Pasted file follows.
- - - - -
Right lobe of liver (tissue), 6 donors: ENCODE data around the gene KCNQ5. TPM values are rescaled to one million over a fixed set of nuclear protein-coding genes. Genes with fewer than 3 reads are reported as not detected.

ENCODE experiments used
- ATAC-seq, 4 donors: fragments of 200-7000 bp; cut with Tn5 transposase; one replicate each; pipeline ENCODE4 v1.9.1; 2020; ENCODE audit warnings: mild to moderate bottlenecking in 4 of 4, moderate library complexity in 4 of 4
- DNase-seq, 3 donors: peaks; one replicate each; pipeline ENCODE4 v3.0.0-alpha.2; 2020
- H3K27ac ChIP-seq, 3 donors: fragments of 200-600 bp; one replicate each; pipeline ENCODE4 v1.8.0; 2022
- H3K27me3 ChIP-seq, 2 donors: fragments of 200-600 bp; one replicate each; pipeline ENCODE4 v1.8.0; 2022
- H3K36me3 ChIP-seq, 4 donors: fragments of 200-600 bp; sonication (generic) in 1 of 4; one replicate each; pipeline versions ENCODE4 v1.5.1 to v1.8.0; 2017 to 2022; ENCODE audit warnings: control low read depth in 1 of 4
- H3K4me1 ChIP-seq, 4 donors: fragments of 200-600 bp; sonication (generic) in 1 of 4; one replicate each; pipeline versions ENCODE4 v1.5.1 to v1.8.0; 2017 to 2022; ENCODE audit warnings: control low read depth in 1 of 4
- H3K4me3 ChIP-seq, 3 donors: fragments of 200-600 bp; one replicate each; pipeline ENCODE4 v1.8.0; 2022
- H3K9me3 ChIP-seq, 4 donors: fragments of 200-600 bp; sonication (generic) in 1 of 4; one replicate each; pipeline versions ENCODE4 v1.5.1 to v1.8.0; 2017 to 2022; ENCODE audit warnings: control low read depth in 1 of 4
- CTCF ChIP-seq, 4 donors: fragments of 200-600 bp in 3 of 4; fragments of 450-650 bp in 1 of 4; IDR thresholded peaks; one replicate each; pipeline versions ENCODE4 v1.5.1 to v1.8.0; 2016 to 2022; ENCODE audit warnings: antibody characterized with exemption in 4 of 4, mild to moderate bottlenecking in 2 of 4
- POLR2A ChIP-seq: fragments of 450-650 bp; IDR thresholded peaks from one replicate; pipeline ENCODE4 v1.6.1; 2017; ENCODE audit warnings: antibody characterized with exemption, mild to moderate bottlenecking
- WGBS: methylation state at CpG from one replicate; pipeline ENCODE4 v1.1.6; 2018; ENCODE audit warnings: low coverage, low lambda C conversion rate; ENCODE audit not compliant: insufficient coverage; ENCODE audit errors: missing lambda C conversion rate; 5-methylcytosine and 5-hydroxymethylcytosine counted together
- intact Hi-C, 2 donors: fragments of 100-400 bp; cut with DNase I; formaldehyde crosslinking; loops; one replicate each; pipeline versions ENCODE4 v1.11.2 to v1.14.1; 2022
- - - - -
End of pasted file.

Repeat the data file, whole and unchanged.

Right lobe of liver (tissue), 6 donors: ENCODE data around the gene KCNQ5. TPM values are rescaled to one million over a fixed set of nuclear protein-coding genes. Genes with fewer than 3 reads are reported as not detected.

ENCODE experiments used
- ATAC-seq, 4 donors: fragments of 200-7000 bp; cut with Tn5 transposase; one replicate each; pipeline ENCODE4 v1.9.1; 2020; ENCODE audit warnings: mild to moderate bottlenecking in 4 of 4, moderate library complexity in 4 of 4
- DNase-seq, 3 donors: peaks; one replicate each; pipeline ENCODE4 v3.0.0-alpha.2; 2020
- H3K27ac ChIP-seq, 3 donors: fragments of 200-600 bp; one replicate each; pipeline ENCODE4 v1.8.0; 2022
- H3K27me3 ChIP-seq, 2 donors: fragments of 200-600 bp; one replicate each; pipeline ENCODE4 v1.8.0; 2022
- H3K36me3 ChIP-seq, 4 donors: fragments of 200-600 bp; sonication (generic) in 1 of 4; one replicate each; pipeline versions ENCODE4 v1.5.1 to v1.8.0; 2017 to 2022; ENCODE audit warnings: control low read depth in 1 of 4
- H3K4me1 ChIP-seq, 4 donors: fragments of 200-600 bp; sonication (generic) in 1 of 4; one replicate each; pipeline versions ENCODE4 v1.5.1 to v1.8.0; 2017 to 2022; ENCODE audit warnings: control low read depth in 1 of 4
- H3K4me3 ChIP-seq, 3 donors: fragments of 200-600 bp; one replicate each; pipeline ENCODE4 v1.8.0; 2022
- H3K9me3 ChIP-seq, 4 donors: fragments of 200-600 bp; sonication (generic) in 1 of 4; one replicate each; pipeline versions ENCODE4 v1.5.1 to v1.8.0; 2017 to 2022; ENCODE audit warnings: control low read depth in 1 of 4
- CTCF ChIP-seq, 4 donors: fragments of 200-600 bp in 3 of 4; fragments of 450-650 bp in 1 of 4; IDR thresholded peaks; one replicate each; pipeline versions ENCODE4 v1.5.1 to v1.8.0; 2016 to 2022; ENCODE audit warnings: antibody characterized with exemption in 4 of 4, mild to moderate bottlenecking in 2 of 4
- POLR2A ChIP-seq: fragments of 450-650 bp; IDR thresholded peaks from one replicate; pipeline ENCODE4 v1.6.1; 2017; ENCODE audit warnings: antibody characterized with exemption, mild to moderate bottlenecking
- WGBS: methylation state at CpG from one replicate; pipeline ENCODE4 v1.1.6; 2018; ENCODE audit warnings: low coverage, low lambda C conversion rate; ENCODE audit not compliant: insufficient coverage; ENCODE audit errors: missing lambda C conversion rate; 5-methylcytosine and 5-hydroxymethylcytosine counted together
- intact Hi-C, 2 donors: fragments of 100-400 bp; cut with DNase I; formaldehyde crosslinking; loops; one replicate each; pipeline versions ENCODE4 v1.11.2 to v1.14.1; 2022